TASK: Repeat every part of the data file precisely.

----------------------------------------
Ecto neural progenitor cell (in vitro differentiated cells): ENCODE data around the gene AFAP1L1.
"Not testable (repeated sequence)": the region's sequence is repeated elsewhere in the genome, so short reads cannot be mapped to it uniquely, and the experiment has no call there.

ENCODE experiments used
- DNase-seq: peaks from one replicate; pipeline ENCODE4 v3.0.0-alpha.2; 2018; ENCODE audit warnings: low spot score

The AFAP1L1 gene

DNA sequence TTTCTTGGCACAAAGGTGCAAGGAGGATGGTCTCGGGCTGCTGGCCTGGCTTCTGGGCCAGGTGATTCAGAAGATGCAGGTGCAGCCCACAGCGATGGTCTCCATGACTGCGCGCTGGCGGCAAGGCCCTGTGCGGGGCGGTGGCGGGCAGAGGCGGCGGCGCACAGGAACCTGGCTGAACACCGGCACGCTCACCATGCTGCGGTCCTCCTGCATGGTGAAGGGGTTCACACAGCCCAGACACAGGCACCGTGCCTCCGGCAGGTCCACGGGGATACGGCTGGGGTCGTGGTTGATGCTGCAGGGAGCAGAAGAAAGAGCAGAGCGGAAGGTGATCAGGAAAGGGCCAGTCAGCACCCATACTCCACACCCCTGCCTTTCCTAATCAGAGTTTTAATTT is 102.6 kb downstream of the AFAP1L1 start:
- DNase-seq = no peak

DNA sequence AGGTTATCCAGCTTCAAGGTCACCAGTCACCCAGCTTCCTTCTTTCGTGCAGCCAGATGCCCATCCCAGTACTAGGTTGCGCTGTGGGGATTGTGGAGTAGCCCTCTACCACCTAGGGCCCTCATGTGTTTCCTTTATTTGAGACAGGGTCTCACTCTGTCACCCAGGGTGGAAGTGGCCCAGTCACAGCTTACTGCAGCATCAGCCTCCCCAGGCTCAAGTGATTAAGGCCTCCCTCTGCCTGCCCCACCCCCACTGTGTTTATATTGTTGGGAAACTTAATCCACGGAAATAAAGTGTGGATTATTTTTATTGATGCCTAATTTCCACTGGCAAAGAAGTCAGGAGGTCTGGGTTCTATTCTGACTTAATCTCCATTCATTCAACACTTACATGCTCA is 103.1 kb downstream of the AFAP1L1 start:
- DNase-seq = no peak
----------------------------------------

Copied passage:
Ecto neural progenitor cell (in vitro differentiated cells): ENCODE data around the gene AFAP1L1.
"Not testable (repeated sequence)": the region's sequence is repeated elsewhere in the genome, so short reads cannot be mapped to it uniquely, and the experiment has no call there.

ENCODE experiments used
- DNase-seq: peaks from one replicate; pipeline ENCODE4 v3.0.0-alpha.2; 2018; ENCODE audit warnings: low spot score

The AFAP1L1 gene

DNA sequence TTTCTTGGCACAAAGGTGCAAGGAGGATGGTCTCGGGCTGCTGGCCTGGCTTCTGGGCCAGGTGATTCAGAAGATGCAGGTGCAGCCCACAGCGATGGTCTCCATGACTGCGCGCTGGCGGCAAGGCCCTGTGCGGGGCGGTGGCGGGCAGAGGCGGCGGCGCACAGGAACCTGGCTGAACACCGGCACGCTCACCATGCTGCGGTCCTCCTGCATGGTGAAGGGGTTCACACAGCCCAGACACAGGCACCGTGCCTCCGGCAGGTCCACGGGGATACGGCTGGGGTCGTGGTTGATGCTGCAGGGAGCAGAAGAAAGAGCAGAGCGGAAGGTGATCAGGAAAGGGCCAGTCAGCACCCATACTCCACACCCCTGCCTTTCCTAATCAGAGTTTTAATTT is 102.6 kb downstream of the AFAP1L1 start:
- DNase-seq = no peak

DNA sequence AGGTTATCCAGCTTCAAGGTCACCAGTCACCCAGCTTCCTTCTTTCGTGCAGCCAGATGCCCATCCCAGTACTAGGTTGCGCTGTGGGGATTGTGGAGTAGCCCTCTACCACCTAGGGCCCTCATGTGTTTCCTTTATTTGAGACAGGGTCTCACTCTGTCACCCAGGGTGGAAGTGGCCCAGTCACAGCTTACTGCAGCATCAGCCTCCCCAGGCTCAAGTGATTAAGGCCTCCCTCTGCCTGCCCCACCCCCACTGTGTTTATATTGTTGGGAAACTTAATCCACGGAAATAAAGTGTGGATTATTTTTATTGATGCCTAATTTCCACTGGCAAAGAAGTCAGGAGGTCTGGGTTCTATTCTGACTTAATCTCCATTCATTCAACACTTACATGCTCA is 103.1 kb downstream of the AFAP1L1 start:
- DNase-seq = no peak